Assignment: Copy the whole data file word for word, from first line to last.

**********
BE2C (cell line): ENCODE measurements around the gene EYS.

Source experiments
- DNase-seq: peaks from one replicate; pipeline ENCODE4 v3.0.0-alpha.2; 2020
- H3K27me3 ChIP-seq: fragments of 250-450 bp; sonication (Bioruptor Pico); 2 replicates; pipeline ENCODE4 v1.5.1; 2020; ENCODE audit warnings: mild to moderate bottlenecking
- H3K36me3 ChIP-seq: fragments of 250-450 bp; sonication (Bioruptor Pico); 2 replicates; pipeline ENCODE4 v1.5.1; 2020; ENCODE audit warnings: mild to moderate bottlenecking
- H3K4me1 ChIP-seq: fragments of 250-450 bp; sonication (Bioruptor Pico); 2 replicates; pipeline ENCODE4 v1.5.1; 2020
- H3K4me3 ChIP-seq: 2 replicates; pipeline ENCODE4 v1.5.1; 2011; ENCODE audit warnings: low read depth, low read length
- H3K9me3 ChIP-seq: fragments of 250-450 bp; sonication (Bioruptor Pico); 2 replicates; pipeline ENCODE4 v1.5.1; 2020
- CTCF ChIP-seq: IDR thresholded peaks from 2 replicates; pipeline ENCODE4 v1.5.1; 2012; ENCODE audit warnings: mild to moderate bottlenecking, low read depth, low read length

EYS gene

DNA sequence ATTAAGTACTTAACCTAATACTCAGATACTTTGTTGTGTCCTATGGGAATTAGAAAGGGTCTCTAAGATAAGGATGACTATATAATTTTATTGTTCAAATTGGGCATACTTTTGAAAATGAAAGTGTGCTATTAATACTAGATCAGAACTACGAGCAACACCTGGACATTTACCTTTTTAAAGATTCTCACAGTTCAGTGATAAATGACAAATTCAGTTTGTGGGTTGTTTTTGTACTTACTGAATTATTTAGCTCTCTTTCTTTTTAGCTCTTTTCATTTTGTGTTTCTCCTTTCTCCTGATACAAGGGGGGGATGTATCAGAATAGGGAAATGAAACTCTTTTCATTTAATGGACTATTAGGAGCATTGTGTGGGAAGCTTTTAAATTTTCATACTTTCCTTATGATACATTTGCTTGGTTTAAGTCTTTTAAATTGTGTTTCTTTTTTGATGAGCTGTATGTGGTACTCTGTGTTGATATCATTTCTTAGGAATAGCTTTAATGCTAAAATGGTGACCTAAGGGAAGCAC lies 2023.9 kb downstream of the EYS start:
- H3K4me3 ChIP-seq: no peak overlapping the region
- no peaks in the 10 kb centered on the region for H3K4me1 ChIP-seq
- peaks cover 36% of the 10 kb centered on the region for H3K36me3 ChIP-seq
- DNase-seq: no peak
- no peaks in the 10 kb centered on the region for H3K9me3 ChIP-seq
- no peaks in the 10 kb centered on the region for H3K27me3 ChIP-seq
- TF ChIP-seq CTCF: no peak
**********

BE2C (cell line): ENCODE measurements around the gene EYS.

Source experiments
- DNase-seq: peaks from one replicate; pipeline ENCODE4 v3.0.0-alpha.2; 2020
- H3K27me3 ChIP-seq: fragments of 250-450 bp; sonication (Bioruptor Pico); 2 replicates; pipeline ENCODE4 v1.5.1; 2020; ENCODE audit warnings: mild to moderate bottlenecking
- H3K36me3 ChIP-seq: fragments of 250-450 bp; sonication (Bioruptor Pico); 2 replicates; pipeline ENCODE4 v1.5.1; 2020; ENCODE audit warnings: mild to moderate bottlenecking
- H3K4me1 ChIP-seq: fragments of 250-450 bp; sonication (Bioruptor Pico); 2 replicates; pipeline ENCODE4 v1.5.1; 2020
- H3K4me3 ChIP-seq: 2 replicates; pipeline ENCODE4 v1.5.1; 2011; ENCODE audit warnings: low read depth, low read length
- H3K9me3 ChIP-seq: fragments of 250-450 bp; sonication (Bioruptor Pico); 2 replicates; pipeline ENCODE4 v1.5.1; 2020
- CTCF ChIP-seq: IDR thresholded peaks from 2 replicates; pipeline ENCODE4 v1.5.1; 2012; ENCODE audit warnings: mild to moderate bottlenecking, low read depth, low read length

EYS gene

DNA sequence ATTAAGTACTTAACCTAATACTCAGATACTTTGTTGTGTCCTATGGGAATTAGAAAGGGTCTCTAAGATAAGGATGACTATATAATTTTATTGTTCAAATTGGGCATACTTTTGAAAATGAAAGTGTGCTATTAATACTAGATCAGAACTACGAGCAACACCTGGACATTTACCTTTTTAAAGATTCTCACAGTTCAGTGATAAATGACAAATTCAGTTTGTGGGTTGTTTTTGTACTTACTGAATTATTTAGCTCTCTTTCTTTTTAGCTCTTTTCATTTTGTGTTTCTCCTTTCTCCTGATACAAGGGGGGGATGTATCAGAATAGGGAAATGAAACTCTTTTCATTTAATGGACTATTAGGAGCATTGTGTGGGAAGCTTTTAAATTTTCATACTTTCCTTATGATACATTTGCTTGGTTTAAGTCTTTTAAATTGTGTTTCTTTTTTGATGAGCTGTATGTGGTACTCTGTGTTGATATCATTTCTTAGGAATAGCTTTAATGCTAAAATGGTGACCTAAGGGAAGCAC lies 2023.9 kb downstream of the EYS start:
- H3K4me3 ChIP-seq: no peak overlapping the region
- no peaks in the 10 kb centered on the region for H3K4me1 ChIP-seq
- peaks cover 36% of the 10 kb centered on the region for H3K36me3 ChIP-seq
- DNase-seq: no peak
- no peaks in the 10 kb centered on the region for H3K9me3 ChIP-seq
- no peaks in the 10 kb centered on the region for H3K27me3 ChIP-seq
- TF ChIP-seq CTCF: no peak